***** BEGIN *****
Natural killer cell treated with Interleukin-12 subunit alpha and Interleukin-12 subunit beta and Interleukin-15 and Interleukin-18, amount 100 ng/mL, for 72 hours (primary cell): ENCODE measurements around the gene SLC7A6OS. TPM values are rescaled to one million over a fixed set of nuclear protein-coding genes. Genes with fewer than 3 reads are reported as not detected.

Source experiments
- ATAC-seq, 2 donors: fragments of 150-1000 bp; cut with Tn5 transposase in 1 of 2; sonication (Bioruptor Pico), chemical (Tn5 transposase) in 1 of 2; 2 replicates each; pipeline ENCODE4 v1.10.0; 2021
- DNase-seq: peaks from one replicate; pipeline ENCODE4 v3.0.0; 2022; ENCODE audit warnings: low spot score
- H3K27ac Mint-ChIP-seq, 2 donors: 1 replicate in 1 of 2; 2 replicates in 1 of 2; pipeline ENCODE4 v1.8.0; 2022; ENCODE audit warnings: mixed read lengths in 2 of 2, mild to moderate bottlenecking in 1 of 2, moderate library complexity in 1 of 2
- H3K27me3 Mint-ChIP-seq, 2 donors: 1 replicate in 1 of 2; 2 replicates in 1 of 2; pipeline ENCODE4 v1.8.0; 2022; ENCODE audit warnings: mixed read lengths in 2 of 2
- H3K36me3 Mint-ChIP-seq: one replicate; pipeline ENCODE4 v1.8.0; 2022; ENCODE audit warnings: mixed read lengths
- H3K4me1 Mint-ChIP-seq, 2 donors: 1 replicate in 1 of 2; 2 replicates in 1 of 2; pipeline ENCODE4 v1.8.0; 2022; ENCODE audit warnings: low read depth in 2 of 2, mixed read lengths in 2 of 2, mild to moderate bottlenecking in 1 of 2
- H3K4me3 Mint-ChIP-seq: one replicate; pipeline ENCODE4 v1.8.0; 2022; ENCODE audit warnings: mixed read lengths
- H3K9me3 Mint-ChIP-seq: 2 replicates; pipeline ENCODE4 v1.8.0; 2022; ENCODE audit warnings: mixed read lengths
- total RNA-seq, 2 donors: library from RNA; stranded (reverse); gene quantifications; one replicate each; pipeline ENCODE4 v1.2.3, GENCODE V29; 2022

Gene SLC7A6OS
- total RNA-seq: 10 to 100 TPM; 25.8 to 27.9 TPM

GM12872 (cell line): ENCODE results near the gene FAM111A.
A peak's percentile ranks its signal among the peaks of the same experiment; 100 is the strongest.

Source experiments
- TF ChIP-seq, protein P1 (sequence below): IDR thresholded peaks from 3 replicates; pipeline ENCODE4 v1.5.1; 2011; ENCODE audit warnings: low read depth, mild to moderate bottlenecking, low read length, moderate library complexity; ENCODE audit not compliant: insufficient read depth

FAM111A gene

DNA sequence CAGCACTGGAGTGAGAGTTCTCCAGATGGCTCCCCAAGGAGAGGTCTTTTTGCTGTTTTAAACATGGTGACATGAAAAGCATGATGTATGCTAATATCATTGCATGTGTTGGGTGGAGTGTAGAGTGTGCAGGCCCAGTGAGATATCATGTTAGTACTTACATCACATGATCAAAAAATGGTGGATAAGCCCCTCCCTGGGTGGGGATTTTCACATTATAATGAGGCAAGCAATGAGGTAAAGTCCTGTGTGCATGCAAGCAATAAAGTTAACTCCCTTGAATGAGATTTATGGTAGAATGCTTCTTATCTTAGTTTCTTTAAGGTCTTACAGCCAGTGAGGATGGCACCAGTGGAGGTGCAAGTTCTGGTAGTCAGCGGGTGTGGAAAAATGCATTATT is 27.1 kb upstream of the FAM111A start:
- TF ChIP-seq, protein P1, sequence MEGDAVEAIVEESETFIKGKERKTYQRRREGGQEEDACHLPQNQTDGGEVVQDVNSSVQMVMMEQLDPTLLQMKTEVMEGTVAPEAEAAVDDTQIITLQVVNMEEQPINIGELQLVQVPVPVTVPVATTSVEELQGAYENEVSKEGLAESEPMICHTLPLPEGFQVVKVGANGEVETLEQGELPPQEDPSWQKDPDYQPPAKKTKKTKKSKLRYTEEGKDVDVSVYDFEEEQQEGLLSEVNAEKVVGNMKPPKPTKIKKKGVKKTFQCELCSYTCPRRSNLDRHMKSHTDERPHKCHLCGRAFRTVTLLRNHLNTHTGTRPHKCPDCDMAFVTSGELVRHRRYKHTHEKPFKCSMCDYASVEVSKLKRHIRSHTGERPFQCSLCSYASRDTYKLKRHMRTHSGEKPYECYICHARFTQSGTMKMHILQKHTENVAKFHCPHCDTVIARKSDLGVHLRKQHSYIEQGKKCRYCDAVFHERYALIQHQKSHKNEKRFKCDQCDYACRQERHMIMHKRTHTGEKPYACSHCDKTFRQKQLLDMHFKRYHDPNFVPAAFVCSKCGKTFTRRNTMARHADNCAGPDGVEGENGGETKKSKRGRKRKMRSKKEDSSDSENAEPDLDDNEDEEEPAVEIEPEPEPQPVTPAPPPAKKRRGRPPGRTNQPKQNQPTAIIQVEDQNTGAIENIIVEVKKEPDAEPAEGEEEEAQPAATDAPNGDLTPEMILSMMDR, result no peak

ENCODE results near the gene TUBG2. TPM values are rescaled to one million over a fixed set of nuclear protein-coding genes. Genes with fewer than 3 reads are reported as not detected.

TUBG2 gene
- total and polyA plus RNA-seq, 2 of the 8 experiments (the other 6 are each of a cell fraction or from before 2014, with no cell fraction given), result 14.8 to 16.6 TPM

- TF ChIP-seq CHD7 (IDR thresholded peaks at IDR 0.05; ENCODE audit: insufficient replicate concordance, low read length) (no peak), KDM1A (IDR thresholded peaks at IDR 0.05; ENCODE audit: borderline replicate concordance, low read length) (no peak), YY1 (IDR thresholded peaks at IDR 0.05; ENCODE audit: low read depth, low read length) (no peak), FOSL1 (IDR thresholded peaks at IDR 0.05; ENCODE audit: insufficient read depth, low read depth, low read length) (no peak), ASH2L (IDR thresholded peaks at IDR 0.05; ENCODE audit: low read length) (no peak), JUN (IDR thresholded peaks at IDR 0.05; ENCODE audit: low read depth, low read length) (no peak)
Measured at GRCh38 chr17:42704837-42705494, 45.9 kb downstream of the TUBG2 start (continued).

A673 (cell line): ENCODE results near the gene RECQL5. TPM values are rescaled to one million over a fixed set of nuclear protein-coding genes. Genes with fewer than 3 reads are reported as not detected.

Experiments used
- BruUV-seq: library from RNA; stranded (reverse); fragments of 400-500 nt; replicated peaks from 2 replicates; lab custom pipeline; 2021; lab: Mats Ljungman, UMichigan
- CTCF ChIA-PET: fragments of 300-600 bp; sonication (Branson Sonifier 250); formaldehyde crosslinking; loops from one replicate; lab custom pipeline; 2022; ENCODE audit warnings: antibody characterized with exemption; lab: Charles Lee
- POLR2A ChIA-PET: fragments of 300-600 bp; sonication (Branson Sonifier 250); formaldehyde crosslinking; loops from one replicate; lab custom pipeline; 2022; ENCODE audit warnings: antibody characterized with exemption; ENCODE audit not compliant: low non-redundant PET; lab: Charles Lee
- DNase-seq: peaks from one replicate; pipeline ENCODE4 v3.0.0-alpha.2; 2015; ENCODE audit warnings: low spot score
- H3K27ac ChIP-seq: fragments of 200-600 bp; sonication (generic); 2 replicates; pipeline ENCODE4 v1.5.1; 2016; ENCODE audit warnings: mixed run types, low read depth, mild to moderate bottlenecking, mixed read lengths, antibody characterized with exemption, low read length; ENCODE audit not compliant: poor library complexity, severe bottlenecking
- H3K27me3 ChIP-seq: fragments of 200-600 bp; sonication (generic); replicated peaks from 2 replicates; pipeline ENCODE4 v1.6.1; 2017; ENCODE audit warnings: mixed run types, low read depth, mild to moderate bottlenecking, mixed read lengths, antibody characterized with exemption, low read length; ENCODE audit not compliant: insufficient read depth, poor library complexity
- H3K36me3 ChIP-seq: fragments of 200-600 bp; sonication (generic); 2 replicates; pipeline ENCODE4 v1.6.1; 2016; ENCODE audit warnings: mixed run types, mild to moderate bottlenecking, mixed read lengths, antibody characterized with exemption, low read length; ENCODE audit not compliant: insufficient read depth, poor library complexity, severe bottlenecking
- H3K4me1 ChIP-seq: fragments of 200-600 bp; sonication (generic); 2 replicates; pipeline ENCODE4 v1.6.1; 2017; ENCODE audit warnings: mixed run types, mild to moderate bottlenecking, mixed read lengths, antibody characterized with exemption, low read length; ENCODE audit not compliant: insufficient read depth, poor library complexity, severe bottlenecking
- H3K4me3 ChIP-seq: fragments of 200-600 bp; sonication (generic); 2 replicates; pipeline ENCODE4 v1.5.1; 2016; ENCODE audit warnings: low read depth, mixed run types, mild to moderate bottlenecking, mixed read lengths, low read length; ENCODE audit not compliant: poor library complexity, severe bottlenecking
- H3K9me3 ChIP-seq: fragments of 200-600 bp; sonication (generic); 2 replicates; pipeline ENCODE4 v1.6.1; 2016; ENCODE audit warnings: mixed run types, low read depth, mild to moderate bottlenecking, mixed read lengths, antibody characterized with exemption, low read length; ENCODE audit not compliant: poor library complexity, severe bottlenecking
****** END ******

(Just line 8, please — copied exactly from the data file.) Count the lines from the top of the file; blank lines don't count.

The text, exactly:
- H3K4me1 Mint-ChIP-seq, 2 donors: 1 replicate in 1 of 2; 2 replicates in 1 of 2; pipeline ENCODE4 v1.8.0; 2022; ENCODE audit warnings: low read depth in 2 of 2, mixed read lengths in 2 of 2, mild to moderate bottlenecking in 1 of 2